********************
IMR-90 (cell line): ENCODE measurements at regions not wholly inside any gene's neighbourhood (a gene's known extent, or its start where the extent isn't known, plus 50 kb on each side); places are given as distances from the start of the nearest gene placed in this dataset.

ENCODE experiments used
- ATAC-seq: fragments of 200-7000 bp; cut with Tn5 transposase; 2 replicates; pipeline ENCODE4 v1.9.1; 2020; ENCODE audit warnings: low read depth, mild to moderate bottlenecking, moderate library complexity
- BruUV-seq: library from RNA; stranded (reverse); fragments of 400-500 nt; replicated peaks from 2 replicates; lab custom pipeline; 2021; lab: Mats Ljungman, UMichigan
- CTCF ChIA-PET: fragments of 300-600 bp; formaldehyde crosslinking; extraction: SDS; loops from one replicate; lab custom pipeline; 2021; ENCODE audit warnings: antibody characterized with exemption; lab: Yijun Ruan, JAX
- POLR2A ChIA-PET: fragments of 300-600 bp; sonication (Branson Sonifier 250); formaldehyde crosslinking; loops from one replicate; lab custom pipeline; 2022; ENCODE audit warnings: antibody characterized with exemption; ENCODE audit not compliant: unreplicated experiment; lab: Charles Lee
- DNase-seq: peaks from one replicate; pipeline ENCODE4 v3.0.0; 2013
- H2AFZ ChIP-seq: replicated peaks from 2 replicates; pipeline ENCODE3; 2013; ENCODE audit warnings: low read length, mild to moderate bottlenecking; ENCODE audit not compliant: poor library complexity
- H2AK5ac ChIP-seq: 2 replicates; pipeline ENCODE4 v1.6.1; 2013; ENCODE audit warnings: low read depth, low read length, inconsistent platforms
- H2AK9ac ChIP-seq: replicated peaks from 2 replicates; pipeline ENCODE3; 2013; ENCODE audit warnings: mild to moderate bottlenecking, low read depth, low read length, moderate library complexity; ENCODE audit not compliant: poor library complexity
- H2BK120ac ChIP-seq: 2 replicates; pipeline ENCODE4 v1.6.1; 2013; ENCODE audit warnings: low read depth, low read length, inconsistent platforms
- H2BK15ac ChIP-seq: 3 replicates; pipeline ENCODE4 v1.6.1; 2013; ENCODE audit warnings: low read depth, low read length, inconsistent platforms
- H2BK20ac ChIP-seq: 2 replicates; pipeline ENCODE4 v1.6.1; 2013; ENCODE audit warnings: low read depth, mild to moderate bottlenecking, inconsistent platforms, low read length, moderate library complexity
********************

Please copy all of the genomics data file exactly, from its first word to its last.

IMR-90 (cell line): ENCODE measurements at regions not wholly inside any gene's neighbourhood (a gene's known extent, or its start where the extent isn't known, plus 50 kb on each side); places are given as distances from the start of the nearest gene placed in this dataset.

ENCODE experiments used
- ATAC-seq: fragments of 200-7000 bp; cut with Tn5 transposase; 2 replicates; pipeline ENCODE4 v1.9.1; 2020; ENCODE audit warnings: low read depth, mild to moderate bottlenecking, moderate library complexity
- BruUV-seq: library from RNA; stranded (reverse); fragments of 400-500 nt; replicated peaks from 2 replicates; lab custom pipeline; 2021; lab: Mats Ljungman, UMichigan
- CTCF ChIA-PET: fragments of 300-600 bp; formaldehyde crosslinking; extraction: SDS; loops from one replicate; lab custom pipeline; 2021; ENCODE audit warnings: antibody characterized with exemption; lab: Yijun Ruan, JAX
- POLR2A ChIA-PET: fragments of 300-600 bp; sonication (Branson Sonifier 250); formaldehyde crosslinking; loops from one replicate; lab custom pipeline; 2022; ENCODE audit warnings: antibody characterized with exemption; ENCODE audit not compliant: unreplicated experiment; lab: Charles Lee
- DNase-seq: peaks from one replicate; pipeline ENCODE4 v3.0.0; 2013
- H2AFZ ChIP-seq: replicated peaks from 2 replicates; pipeline ENCODE3; 2013; ENCODE audit warnings: low read length, mild to moderate bottlenecking; ENCODE audit not compliant: poor library complexity
- H2AK5ac ChIP-seq: 2 replicates; pipeline ENCODE4 v1.6.1; 2013; ENCODE audit warnings: low read depth, low read length, inconsistent platforms
- H2AK9ac ChIP-seq: replicated peaks from 2 replicates; pipeline ENCODE3; 2013; ENCODE audit warnings: mild to moderate bottlenecking, low read depth, low read length, moderate library complexity; ENCODE audit not compliant: poor library complexity
- H2BK120ac ChIP-seq: 2 replicates; pipeline ENCODE4 v1.6.1; 2013; ENCODE audit warnings: low read depth, low read length, inconsistent platforms
- H2BK15ac ChIP-seq: 3 replicates; pipeline ENCODE4 v1.6.1; 2013; ENCODE audit warnings: low read depth, low read length, inconsistent platforms
- H2BK20ac ChIP-seq: 2 replicates; pipeline ENCODE4 v1.6.1; 2013; ENCODE audit warnings: low read depth, mild to moderate bottlenecking, inconsistent platforms, low read length, moderate library complexity